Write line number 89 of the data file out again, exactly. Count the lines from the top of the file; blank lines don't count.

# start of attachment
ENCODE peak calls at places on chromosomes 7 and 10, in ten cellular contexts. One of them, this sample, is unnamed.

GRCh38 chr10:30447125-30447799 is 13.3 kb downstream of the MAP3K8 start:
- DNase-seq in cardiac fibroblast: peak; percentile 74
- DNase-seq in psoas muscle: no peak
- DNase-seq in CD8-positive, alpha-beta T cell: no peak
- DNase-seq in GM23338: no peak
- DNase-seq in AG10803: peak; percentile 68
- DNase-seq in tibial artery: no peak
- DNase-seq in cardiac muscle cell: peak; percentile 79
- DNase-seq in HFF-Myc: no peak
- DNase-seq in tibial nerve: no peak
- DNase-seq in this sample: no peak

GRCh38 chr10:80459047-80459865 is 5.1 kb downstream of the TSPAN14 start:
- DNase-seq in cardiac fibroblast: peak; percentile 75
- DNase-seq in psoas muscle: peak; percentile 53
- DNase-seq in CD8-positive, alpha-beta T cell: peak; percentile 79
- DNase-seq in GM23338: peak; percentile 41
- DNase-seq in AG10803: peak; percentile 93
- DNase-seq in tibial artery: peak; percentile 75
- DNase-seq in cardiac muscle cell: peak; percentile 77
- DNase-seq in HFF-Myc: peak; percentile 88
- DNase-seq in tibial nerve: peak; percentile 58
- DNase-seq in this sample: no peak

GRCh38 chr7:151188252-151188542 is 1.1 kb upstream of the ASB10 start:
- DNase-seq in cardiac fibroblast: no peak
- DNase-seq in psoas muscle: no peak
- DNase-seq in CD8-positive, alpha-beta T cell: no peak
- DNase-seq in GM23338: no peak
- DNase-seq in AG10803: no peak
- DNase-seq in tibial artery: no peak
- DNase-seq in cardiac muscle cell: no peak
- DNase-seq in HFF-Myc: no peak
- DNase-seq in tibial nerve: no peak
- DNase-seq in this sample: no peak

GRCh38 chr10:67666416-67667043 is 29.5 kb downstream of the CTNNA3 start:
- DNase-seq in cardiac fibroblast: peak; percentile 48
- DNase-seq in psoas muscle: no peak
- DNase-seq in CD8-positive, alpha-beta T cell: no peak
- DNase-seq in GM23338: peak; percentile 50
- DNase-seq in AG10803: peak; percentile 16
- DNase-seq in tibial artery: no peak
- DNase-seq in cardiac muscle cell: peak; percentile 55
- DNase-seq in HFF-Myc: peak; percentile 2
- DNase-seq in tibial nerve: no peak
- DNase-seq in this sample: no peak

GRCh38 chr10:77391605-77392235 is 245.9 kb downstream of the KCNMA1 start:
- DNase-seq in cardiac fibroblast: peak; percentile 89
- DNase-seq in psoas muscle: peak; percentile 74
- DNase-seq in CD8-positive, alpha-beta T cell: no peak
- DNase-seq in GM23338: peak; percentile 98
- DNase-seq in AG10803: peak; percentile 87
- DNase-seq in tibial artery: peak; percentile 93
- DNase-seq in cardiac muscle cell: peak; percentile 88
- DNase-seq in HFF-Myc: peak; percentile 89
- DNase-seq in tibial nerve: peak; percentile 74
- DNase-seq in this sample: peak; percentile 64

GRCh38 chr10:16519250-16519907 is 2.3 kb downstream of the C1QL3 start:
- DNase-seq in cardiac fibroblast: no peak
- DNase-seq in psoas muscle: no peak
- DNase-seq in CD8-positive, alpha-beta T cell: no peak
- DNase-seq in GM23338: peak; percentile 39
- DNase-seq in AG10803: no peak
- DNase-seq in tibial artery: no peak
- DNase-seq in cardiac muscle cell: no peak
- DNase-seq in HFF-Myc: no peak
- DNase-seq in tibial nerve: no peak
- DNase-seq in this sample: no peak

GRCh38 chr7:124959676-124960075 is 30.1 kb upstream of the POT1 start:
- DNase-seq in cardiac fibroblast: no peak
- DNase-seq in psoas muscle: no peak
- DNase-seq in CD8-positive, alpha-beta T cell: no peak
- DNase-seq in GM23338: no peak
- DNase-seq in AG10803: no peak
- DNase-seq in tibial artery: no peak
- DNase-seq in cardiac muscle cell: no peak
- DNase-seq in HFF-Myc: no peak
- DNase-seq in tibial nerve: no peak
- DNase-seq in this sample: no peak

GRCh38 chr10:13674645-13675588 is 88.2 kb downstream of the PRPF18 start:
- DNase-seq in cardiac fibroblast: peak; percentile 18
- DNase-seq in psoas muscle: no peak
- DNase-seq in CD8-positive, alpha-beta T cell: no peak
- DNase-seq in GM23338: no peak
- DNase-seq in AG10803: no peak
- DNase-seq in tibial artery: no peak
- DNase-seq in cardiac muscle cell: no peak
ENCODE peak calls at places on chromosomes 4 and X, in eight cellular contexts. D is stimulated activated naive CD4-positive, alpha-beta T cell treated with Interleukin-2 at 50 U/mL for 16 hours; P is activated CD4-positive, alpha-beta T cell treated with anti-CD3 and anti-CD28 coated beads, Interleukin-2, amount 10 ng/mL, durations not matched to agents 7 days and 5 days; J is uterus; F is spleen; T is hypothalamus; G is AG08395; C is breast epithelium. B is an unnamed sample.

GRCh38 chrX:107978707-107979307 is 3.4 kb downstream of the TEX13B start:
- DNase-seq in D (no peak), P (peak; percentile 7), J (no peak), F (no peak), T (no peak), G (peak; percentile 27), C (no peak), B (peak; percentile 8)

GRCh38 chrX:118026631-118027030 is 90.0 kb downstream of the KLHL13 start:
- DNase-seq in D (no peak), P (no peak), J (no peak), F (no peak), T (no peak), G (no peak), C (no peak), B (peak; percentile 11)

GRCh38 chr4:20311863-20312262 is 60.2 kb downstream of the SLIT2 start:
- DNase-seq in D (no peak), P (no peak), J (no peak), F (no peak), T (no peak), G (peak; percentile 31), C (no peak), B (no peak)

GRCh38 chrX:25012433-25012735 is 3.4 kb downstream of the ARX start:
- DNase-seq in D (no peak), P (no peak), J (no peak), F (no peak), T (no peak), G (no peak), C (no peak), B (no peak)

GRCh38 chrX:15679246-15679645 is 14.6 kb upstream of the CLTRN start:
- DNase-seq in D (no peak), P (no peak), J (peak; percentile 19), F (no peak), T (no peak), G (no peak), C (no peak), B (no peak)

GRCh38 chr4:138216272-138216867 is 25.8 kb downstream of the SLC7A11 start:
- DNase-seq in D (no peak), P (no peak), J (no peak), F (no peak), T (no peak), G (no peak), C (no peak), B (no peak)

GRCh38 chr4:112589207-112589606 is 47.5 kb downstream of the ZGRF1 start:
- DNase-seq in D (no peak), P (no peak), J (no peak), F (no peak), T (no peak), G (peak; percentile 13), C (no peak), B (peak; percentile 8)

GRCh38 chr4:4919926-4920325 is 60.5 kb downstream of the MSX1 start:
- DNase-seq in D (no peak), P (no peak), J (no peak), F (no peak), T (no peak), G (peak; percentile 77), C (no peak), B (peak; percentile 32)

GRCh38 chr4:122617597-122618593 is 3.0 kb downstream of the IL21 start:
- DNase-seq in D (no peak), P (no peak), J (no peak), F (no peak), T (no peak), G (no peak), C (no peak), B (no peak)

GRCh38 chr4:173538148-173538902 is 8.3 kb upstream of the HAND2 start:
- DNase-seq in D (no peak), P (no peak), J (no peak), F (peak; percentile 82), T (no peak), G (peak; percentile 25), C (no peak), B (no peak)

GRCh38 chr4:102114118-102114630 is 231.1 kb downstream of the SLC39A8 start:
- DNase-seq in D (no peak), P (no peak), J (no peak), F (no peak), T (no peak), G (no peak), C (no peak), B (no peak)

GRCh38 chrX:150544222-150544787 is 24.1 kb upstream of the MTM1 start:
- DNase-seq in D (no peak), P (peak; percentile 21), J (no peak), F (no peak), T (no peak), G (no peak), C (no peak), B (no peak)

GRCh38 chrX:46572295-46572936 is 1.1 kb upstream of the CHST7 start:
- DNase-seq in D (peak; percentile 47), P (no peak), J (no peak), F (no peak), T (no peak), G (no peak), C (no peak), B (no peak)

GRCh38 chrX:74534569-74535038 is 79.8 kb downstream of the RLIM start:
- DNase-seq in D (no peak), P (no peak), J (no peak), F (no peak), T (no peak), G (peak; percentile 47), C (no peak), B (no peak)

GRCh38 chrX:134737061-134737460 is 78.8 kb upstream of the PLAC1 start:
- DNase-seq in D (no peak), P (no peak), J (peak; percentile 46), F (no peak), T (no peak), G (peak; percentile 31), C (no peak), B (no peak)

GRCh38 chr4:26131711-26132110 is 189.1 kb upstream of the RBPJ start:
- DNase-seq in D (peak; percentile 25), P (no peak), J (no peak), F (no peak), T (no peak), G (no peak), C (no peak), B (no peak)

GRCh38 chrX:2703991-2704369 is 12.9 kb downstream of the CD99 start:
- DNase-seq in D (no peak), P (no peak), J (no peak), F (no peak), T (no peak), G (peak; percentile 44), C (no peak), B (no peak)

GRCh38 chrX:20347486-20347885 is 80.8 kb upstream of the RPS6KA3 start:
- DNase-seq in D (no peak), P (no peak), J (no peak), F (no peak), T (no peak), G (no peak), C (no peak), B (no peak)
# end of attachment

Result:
- DNase-seq in D (no peak), P (peak; percentile 7), J (no peak), F (no peak), T (no peak), G (peak; percentile 27), C (no peak), B (peak; percentile 8)